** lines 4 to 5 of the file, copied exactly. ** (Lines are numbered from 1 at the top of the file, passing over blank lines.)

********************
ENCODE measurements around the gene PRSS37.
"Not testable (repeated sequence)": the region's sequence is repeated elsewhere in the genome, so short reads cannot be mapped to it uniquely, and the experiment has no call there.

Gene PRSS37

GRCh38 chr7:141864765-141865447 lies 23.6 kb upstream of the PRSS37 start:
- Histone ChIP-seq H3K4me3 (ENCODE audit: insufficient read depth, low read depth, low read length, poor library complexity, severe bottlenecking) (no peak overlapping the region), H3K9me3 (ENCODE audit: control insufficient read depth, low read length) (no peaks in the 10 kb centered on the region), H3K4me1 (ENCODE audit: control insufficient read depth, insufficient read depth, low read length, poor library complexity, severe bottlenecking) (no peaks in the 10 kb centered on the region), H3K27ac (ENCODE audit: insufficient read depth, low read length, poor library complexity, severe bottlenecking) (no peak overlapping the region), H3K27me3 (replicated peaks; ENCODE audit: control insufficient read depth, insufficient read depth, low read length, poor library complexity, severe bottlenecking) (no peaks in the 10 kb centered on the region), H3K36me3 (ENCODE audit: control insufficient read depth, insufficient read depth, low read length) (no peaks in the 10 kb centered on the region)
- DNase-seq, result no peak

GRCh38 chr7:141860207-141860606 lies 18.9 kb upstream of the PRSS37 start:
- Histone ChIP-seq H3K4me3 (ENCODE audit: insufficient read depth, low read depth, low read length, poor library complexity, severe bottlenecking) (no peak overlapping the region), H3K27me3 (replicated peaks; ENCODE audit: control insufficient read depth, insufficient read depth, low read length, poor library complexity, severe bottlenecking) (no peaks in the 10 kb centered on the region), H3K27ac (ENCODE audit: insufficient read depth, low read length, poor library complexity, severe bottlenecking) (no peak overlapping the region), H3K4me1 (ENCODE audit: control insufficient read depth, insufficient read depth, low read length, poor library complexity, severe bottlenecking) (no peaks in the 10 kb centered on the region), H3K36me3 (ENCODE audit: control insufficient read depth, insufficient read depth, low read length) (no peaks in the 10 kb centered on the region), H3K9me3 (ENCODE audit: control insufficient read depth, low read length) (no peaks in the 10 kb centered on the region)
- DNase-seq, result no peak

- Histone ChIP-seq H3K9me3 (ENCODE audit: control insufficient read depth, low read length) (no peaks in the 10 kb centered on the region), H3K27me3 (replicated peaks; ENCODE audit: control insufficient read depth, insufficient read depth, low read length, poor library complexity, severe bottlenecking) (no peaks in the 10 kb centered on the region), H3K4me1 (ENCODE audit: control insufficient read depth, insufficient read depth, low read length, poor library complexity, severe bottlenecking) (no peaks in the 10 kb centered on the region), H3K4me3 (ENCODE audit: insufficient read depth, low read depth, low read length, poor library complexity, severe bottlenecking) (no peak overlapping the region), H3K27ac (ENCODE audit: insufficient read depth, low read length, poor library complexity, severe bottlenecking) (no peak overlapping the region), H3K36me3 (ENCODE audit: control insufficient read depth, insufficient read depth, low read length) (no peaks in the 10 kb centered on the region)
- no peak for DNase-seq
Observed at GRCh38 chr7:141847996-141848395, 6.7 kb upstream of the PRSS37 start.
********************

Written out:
GRCh38 chr7:141864765-141865447 lies 23.6 kb upstream of the PRSS37 start:
- Histone ChIP-seq H3K4me3 (ENCODE audit: insufficient read depth, low read depth, low read length, poor library complexity, severe bottlenecking) (no peak overlapping the region), H3K9me3 (ENCODE audit: control insufficient read depth, low read length) (no peaks in the 10 kb centered on the region), H3K4me1 (ENCODE audit: control insufficient read depth, insufficient read depth, low read length, poor library complexity, severe bottlenecking) (no peaks in the 10 kb centered on the region), H3K27ac (ENCODE audit: insufficient read depth, low read length, poor library complexity, severe bottlenecking) (no peak overlapping the region), H3K27me3 (replicated peaks; ENCODE audit: control insufficient read depth, insufficient read depth, low read length, poor library complexity, severe bottlenecking) (no peaks in the 10 kb centered on the region), H3K36me3 (ENCODE audit: control insufficient read depth, insufficient read depth, low read length) (no peaks in the 10 kb centered on the region)